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Sonali Patnaik is majorly into secondary research and report writing. She is an avid reader and reads a variety of novels, a music lover and a movie buff. She also loves to travel and fond of cooking experiments. She expresses her views on various topics and does so through her well-researched articles.



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Grand presentation of the Ramayana by the residents of Prestige Misty Waters, Hebbal

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The residents of Prestige Misty Waters in Hebbal had a range of activities spanning over 2 days as part of the “Dasara Habba” celebrations which bought to a culmination with a grand presentation of the Ramayana. Around 500 people gathered to witness the spectacle of Ramayan.

The Ramayan is an epic depicting the love between Father and Son. King Dashrath loved all 4 of his sons equally but when the time came to choose his successor, it led to his favorite Queen Kaikeyi to ask for a forgotten boon putting King Dashrath in a dilemma of how to fulfill a promise long forgotten without letting his sons be banished to the forest.

Ram, Lakshman, and Sita, forever dutiful decided to spend 14 years in the forest. No Indian epic is complete without a villain. Ravana possessed with immense knowledge and obsessed with keeping Sita in Lanka was the star of this show, awing and scaring the audience in equal measure.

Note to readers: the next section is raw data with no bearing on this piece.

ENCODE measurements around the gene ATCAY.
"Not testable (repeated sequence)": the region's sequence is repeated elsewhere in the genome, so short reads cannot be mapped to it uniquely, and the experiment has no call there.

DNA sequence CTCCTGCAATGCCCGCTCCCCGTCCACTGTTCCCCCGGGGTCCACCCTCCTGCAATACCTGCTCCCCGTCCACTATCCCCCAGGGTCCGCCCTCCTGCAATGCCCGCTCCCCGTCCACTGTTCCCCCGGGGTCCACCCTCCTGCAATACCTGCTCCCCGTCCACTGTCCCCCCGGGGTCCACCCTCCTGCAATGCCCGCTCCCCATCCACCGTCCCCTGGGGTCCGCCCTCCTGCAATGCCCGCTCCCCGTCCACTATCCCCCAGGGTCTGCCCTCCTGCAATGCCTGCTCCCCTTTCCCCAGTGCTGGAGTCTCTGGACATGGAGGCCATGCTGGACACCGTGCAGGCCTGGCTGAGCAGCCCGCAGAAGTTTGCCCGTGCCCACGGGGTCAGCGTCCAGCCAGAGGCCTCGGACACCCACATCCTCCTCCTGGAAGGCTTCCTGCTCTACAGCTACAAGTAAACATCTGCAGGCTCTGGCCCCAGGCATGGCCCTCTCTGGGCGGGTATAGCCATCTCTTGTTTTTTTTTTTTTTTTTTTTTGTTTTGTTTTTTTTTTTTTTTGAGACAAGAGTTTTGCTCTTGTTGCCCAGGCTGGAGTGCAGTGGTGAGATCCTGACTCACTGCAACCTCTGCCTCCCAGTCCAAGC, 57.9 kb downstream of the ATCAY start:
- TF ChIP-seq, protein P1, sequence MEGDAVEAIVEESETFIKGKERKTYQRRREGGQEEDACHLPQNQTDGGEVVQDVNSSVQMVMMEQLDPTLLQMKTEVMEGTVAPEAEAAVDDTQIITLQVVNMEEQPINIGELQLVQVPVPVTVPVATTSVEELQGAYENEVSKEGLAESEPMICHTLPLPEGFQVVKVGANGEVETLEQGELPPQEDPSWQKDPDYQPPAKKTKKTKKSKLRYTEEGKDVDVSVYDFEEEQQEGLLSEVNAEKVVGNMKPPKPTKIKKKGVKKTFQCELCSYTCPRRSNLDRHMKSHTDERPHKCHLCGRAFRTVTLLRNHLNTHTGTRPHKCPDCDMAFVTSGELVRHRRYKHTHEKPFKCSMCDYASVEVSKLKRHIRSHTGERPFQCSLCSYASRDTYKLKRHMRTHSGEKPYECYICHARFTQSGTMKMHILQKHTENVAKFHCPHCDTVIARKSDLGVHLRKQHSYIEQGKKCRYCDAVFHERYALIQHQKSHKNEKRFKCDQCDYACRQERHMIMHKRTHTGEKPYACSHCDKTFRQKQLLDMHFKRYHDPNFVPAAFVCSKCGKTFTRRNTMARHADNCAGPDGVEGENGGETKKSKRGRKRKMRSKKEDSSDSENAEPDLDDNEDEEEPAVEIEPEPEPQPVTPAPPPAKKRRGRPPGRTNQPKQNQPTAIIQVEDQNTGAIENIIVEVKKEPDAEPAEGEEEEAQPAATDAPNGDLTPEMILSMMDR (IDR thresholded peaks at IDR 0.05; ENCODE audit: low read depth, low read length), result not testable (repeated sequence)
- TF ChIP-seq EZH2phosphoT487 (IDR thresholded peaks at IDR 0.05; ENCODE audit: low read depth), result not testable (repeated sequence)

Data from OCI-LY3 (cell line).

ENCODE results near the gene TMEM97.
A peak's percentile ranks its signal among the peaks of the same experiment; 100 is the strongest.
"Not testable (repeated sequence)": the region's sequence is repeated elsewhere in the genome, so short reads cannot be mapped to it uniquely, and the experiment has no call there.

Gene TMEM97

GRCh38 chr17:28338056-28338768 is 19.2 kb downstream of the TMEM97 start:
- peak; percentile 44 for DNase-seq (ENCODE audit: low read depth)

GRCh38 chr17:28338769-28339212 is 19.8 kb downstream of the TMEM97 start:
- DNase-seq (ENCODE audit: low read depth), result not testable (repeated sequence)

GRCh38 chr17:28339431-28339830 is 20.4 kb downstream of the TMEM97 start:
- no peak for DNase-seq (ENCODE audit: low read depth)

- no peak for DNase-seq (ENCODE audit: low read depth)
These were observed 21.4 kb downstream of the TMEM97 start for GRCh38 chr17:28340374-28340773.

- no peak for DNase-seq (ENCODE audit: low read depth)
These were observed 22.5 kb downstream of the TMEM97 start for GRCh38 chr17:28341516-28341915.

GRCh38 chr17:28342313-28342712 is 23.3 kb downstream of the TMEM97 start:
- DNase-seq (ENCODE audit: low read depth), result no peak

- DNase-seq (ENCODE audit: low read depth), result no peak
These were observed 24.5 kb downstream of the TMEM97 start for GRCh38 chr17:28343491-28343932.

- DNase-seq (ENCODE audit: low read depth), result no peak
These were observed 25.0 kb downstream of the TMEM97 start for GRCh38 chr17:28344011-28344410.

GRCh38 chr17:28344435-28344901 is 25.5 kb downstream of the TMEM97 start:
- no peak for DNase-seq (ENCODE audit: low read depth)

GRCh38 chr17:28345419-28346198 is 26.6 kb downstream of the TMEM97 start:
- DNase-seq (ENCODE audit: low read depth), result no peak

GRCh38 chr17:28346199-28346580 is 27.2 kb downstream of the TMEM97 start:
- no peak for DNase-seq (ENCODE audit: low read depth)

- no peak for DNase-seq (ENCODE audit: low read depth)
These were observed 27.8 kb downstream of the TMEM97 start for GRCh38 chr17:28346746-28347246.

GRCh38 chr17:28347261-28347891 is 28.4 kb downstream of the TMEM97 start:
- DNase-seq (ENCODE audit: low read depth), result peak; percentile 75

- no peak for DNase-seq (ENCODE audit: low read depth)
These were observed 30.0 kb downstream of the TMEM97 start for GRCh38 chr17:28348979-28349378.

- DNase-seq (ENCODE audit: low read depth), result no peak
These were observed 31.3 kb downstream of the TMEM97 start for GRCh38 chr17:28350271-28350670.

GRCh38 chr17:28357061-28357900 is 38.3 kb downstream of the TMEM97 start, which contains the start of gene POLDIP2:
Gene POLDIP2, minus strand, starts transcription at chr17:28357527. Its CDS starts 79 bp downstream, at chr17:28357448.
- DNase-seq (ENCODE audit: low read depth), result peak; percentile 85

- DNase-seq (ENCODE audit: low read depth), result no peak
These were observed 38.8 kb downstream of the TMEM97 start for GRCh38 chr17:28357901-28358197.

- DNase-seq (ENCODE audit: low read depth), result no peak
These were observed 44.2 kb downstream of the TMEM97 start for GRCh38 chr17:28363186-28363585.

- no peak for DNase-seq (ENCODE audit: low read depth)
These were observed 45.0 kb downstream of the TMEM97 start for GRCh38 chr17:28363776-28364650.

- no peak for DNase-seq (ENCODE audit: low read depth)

The children witnessed live the saying of a friend in need is a friend indeed when they saw a popular uncle of the complex playing the role of the beloved Hanuman and helping Lord Ram and Lakshman at every step.

The hard work of the residents, the elaborate costumes, makeup, lights and glamour with a cast of over 25 residents, many of whom had acted on stage for the first time ever, the play was the highlight of the event and will be remembered by all residents for a very long time.

The residents also celebrated Navratri Night to welcome Ambe Maa. Traditional garba workshops were conducted over the course of the week, brought to a crescendo with beautiful concentric garba circles and colourful Dandiya pairs starting with Gujarati songs like Pankhida and ending with the more popular Kamariya.